A grape varietal which certainly requires no introduction, Cabernet Sauvignon is not only the principal component of the great Bordeaux wines, but also reigns as the grape varietal most widely known for putting the U.S. on the wine making map. It is grown prolifically throughout America, perhaps at its best in Napa, Sonoma and Washington. Even though in this country we see many 100% varietally based wines, Cabernet Sauvignon is usually blended to add complexity and to round out the often tough-to-handle tannins which are characteristic of this wine. It should be full-bodied, rich, firmly structures and powerful. It is reserved in the bouquet, yet the tell-tale black currant, dark berry, cedar and vanilla (from oak barrels) often show themselves. When grown in a cool climate, it can smell of green pepper or olives, but beware of unripe fruit that can be weedy or even vegetal. Some of its popular grape blending companions include Merlot, Cabernet Franc, Malbec and Petit Verdot.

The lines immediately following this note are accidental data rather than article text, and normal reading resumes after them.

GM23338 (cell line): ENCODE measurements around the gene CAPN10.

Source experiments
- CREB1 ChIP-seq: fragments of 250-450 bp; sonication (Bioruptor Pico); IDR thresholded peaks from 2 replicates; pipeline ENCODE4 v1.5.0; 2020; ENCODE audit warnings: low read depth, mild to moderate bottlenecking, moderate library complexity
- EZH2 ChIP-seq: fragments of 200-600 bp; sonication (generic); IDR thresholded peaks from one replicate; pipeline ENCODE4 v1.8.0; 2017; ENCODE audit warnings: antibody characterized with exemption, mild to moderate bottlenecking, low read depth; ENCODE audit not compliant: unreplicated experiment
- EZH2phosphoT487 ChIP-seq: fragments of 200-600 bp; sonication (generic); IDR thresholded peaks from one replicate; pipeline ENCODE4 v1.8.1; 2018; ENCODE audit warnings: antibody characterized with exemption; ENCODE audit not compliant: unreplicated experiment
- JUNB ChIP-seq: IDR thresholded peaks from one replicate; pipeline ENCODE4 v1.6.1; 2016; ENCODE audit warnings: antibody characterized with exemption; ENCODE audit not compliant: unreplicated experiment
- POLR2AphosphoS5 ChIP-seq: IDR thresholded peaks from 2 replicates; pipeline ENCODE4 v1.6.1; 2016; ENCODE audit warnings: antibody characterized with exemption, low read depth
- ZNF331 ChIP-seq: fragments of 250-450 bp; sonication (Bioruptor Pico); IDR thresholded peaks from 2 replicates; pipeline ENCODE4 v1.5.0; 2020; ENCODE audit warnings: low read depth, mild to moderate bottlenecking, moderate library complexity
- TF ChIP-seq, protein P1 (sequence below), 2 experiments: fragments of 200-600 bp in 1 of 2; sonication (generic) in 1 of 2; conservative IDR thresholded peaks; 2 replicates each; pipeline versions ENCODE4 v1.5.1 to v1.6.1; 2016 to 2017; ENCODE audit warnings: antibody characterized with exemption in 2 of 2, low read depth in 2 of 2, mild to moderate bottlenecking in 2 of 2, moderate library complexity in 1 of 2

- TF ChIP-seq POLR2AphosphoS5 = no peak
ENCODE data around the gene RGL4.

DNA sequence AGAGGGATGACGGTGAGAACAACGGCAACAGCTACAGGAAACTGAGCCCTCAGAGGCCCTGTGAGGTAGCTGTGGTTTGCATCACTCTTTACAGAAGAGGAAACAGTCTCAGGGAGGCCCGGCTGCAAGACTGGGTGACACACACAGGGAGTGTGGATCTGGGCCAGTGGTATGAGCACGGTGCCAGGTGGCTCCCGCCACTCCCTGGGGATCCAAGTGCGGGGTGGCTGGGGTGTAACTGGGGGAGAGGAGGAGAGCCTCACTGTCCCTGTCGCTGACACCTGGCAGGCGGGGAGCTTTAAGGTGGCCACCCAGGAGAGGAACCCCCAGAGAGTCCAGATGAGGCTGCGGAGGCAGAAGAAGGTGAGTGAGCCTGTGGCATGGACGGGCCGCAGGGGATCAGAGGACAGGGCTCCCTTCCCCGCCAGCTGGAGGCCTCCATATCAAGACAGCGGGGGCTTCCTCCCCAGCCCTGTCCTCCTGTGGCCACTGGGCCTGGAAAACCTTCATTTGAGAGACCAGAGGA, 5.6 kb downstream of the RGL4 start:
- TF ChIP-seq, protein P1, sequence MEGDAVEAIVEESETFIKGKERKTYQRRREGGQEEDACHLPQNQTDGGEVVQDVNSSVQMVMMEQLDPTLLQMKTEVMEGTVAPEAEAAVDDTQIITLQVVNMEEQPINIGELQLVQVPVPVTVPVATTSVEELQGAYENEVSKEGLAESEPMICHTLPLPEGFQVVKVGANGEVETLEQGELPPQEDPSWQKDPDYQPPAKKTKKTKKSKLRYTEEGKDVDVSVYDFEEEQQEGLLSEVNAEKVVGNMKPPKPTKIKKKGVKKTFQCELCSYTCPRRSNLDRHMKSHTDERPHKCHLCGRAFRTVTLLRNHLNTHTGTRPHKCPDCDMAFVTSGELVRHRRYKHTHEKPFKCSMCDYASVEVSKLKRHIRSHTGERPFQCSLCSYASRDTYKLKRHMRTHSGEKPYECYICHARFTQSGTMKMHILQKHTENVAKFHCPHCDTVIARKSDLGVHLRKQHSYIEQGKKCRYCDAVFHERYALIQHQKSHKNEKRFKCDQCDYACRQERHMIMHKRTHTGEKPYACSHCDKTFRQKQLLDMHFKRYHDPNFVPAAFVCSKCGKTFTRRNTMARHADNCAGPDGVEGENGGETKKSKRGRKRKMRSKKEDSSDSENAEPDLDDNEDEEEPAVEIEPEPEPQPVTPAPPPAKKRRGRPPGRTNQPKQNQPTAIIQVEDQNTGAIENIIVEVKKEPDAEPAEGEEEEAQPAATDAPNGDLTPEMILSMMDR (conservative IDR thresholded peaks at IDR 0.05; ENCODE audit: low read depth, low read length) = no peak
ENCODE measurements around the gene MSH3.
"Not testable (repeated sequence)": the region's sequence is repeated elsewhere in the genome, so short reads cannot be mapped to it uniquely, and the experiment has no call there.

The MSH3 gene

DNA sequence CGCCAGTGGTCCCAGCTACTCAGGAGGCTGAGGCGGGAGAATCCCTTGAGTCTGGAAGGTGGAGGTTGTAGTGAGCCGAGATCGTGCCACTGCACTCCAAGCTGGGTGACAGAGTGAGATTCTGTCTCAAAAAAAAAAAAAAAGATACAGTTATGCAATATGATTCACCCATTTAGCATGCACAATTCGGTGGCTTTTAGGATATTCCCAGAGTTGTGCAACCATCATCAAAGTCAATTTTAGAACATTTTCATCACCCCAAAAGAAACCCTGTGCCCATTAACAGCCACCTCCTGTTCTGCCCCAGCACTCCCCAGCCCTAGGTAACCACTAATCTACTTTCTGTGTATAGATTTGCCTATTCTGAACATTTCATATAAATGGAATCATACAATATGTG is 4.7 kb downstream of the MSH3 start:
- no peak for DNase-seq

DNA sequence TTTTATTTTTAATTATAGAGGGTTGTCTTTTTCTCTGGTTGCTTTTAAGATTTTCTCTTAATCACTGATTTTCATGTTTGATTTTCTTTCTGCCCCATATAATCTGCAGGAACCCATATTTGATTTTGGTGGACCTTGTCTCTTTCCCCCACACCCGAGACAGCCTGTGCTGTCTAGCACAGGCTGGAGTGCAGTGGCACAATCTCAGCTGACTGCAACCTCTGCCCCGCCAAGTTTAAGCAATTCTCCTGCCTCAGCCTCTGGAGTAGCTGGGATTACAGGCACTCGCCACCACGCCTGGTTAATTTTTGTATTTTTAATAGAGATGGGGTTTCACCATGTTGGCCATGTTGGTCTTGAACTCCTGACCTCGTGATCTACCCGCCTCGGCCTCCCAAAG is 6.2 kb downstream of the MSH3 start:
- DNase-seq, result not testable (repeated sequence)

The beautiful island of Sicily has been growing grapevines and producing wines for thousands of years, ever since the ancient Greeks first landed on its golden shores and noticed the island's true potential as a haven for quality grapes. Today, the island is one of Italy's primary wine regions, and even though over eighty percent of Sicily's grapevines are used for the production of sweet fortified wines, the remaining wineries making other wine styles are renowned around the world for their quality and character. Indeed, Sicilian wineries are famed for their ability to capture something of the sun-drenched region in their wines, and the vines they cultivate benefit enormously from the almost constant sunshine and the incredibly fertile volcanic soils which typify the island.